tv Meet the Press MSNBC April 23, 2017 11:00am-12:01pm PDT
♪ i'm dr. kelsey mcneely and some day you might be calling me an energy farmer. ♪ energy lives here. this sunday president trump and the first 100 days. he is rejecting the deadline calling it a ridiculous standard, while at the same time rushing to meet it. >> no administration has accomplished more in the first 90 days. >> there's no big legislative victory like repealing obamacare. >> we were very close. >> but the president got his man on the supreme court. >> the most important thing is appointing people to the united states supreme course. >> reince priebus, house democratic leader nancy pelosi
and senator marco rubio. plus, our brand new nbc news wall street journal poll. what the voters think of president trump. the numbers are record setting. also, who should be happy about that georgia special election? democrats who came close? >> we have defied the odds. we have shattered expectations. >> or the republicans that forced a runoff. the answer may tell us a lot about 2018 and the fate of the house. and the o'reilly factor. >> caution. you are about to enter the no spin zone. >> what bill o'reilly did for the conservative movement and what his departure could do now. >> joining me are savanna guthrie. peggy noonan, and cornell belcher. welcome to sunday, it's "meet the press." >> announcer: from nbc news in washington, the longest running show in television history
celebrating its 70th year. this is "meet the press" with chuck todd. >> good sunday morning, after being elected mayor of new york, he walked the streets of the city asking people, how am i doing? how is president trump doing? president trump has dismissed the 100 day mark and also raced to meet it. it's part of the political culture and this week we have our brand new poll to tell us how americans think the president is doing. in short, not well. 40% of those polled approve of his performance so far. 54% disapproving. that's a bit of a drop from a 44/48 split just two months ago, and it's by far the lowest we've recorded at this stage of any presidency in our 25-plus year history of this poll. 35% say the president is off to a good or great start while 64% say he's off to a poor or fair
start. and finally 46% say they feel more hopeful with president trump, 52% say they feel more doubtful. compare that to obama's 64-30 split on that question. as he approached the 100-day mark. keep in mind, most of mr. trump's term is ahead of him. so he has plenty of time to turn things around with voters, but he is waiting for a big win that will allow him to declare a 100-day victory. >> no particular rush, we'll see what happens. >> on friday president trump tried to minimize the 100-day benchmark, calling it a ridiculous standard in a tweet. but that didn't stop him from announcing a big rally in pennsylvania on the 100-day mark. and he's been scrambling to declare early success. >> no administration has accomplished more in the first 90 days. >> reporter: on the campaign trail in a contract with the american voter, candidate trump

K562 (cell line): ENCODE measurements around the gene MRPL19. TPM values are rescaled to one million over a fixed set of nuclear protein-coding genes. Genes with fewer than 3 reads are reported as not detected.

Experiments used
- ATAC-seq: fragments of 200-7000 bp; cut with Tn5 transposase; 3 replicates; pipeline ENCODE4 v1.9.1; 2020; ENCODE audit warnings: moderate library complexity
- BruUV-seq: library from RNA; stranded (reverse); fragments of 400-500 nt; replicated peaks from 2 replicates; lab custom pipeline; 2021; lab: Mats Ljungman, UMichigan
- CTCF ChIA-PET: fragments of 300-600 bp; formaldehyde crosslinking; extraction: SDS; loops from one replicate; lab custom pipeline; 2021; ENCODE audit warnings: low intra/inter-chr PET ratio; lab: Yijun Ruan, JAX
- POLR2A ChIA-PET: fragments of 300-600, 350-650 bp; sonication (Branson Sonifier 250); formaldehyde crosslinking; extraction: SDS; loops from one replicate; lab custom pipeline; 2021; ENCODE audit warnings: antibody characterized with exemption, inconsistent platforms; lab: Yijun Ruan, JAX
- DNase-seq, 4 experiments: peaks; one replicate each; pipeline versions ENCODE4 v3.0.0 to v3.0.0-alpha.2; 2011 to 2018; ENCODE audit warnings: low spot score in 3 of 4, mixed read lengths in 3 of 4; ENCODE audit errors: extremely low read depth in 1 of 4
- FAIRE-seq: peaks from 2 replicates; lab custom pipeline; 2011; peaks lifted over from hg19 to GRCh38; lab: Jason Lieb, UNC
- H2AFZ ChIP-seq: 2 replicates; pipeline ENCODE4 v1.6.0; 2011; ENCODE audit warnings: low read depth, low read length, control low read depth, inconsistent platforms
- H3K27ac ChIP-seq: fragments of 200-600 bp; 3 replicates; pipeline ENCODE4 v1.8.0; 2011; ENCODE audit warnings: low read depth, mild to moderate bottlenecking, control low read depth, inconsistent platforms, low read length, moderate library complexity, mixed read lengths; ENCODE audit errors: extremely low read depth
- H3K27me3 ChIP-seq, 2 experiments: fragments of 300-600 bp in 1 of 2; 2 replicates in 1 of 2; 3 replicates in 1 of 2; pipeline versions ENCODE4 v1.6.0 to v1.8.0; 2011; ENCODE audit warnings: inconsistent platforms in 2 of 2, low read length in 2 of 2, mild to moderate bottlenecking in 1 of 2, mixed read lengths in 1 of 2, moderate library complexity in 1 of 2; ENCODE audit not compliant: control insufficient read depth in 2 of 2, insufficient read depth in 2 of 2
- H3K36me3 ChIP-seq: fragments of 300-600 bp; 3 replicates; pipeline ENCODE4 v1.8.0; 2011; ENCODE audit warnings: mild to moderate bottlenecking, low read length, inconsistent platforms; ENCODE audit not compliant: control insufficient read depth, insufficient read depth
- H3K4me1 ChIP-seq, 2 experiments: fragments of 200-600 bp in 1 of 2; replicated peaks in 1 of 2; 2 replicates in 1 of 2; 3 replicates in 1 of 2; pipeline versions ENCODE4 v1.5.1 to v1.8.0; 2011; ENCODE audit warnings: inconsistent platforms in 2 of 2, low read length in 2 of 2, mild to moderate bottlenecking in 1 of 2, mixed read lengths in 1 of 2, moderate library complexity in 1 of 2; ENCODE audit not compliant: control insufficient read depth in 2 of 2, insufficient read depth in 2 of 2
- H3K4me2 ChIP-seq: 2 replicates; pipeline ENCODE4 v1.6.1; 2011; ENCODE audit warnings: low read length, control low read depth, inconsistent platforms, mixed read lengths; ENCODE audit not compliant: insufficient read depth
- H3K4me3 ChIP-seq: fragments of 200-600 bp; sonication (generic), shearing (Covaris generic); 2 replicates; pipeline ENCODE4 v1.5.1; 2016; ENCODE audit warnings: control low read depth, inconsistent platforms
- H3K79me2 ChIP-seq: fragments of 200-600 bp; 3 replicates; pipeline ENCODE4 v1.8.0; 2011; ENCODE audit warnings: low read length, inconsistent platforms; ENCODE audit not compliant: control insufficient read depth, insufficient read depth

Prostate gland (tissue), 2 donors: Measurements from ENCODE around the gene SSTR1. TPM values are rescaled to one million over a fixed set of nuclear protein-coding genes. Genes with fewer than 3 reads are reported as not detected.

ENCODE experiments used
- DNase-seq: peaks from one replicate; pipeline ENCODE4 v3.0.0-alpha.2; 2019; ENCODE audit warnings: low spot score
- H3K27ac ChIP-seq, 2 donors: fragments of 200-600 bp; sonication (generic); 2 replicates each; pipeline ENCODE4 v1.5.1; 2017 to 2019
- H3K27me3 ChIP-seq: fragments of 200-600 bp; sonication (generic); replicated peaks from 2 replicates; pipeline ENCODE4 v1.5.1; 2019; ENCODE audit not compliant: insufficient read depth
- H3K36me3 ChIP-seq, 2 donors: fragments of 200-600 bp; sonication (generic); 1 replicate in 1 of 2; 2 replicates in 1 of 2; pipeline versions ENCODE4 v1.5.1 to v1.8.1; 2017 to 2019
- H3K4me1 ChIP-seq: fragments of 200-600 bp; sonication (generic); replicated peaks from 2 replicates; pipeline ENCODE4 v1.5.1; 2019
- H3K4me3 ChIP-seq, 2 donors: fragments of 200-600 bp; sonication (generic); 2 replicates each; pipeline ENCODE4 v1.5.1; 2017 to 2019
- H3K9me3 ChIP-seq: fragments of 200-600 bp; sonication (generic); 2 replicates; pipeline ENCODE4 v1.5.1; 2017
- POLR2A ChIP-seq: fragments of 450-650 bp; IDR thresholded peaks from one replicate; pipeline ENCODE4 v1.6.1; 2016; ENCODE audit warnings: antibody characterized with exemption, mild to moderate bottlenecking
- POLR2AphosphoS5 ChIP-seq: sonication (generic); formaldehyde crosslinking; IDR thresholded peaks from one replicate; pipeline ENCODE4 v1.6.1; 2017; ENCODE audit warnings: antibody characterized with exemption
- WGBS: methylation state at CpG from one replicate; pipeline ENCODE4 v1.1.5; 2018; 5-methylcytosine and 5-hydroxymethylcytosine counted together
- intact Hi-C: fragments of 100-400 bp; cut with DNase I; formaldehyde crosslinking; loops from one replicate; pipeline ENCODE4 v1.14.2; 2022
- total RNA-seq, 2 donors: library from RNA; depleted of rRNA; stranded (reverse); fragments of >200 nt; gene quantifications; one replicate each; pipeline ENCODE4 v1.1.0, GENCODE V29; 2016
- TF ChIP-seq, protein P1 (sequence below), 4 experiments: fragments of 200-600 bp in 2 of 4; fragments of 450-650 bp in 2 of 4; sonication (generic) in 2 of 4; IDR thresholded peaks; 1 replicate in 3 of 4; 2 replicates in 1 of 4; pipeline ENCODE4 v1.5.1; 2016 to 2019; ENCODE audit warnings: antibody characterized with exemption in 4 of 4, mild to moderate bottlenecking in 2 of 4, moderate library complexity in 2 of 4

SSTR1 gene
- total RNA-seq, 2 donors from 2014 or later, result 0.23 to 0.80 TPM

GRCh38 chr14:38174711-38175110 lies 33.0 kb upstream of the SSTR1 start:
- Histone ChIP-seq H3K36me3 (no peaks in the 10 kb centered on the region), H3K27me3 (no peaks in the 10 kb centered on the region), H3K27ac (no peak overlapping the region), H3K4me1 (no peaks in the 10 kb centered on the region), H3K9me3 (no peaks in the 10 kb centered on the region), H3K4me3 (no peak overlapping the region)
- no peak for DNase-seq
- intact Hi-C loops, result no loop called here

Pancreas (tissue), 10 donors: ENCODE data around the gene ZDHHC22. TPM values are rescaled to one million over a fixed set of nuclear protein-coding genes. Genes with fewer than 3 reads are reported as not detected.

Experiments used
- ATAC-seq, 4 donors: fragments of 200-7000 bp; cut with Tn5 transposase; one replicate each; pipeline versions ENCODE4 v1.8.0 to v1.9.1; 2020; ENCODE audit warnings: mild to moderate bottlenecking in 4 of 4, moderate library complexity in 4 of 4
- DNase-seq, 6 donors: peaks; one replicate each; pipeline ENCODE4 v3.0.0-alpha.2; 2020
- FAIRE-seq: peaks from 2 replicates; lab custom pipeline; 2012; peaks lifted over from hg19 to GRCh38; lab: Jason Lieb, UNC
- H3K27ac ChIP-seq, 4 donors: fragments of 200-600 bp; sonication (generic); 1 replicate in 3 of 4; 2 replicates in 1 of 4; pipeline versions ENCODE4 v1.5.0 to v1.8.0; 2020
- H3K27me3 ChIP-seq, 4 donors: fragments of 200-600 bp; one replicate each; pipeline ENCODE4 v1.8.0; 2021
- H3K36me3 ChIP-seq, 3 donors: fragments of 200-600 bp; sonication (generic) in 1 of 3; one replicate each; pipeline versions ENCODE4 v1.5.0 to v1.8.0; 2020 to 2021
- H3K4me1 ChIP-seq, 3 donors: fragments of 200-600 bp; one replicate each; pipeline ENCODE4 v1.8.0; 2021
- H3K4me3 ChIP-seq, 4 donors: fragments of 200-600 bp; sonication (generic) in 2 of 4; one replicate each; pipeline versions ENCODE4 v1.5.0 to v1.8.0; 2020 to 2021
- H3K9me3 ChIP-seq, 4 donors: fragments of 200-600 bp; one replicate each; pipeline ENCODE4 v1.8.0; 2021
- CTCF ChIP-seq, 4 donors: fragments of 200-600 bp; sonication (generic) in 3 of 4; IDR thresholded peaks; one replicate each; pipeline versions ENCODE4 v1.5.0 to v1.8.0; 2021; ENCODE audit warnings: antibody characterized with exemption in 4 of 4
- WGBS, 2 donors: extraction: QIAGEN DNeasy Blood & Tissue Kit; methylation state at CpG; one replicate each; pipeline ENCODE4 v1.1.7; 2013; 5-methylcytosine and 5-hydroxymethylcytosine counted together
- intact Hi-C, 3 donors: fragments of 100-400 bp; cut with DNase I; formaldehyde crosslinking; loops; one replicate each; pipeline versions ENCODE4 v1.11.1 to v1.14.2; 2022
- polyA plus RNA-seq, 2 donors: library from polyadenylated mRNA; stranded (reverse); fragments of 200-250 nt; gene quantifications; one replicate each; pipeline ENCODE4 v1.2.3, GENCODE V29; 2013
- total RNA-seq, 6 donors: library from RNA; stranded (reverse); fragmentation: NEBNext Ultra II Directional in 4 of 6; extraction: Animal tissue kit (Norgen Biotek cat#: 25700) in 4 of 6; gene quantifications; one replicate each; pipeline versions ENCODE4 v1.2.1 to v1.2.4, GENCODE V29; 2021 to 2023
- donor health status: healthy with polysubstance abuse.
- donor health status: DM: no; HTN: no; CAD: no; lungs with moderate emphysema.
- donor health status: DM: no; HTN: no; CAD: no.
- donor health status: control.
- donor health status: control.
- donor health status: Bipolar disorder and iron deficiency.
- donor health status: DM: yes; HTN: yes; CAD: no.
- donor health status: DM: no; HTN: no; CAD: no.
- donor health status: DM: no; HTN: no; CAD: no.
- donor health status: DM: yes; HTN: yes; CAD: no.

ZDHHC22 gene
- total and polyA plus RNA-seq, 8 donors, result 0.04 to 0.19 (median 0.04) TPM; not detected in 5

promised to introduce ten specific pieces of legislation in his first 100 days and fight for their passage. >> we're going to have the biggest tax cut since ronald reagan. >> the repeal and replace obama care act. >> impenetrable, tall, powerful, physical, beautiful southern border wall. >> we will cancel every obama illegal executive order. >> but republicans control the white house and both chambers of congress, and they have failed to pass any significant piece of legiation. the obamacare repeal was yanked from the house floor. mr. trump's travel ban is stalled in the courts, and tax reform has been pushed from the summer to the end of the year. his one big accomplishment, the confirmation of supreme court justice neil gorsuch was largely delivered by mitch mcconnell.
confidence in mr. trump's presidential qualities has eroded even on the attributes where he performs best. he is down seven points since february on being firm and decisive, down six on changing business in washington. now the president is scrambling for a legislative victory on health care, but signalling it might not get done. >> next week doesn't matter. >> still, in an interview with the associated press, president trump promised to roll out a massive tax cut next week. >> we'll have a big announcement on wednesday with tax reform, >> but capitol hill will be focused on funding the government that shuts down at midnight on friday, the 99th day in office, unless congress can pass a spending bill. a jittery republican congress is returning to washington after two weeks of facing down constituents at town halls. >> i want to make sure you have health care.
>> don't give me a fuzzy answer. >> and increasingly republicans have become comfortable criticizing their own president. >> with the trips to florida, i do wish he would spend more time in washington, d.c. that's what we have the white house for. >> and joining me now is president trump's chief of staff reince priebus. welcome back to the show, sir. >> good morning, chuck. thank you for having me. >> the president did tweet this on friday. no matter how much i accomplish in the ridiculous standard of the first 100 days, it has been a lot, including sc -- i assume he means supreme court -- media will kill. and maybe that will be your response to my question here, but just before the election, he made these legislative promises. ethics reform, more funding for the military, immigration, ethics reform, dealing with crimes and drugs.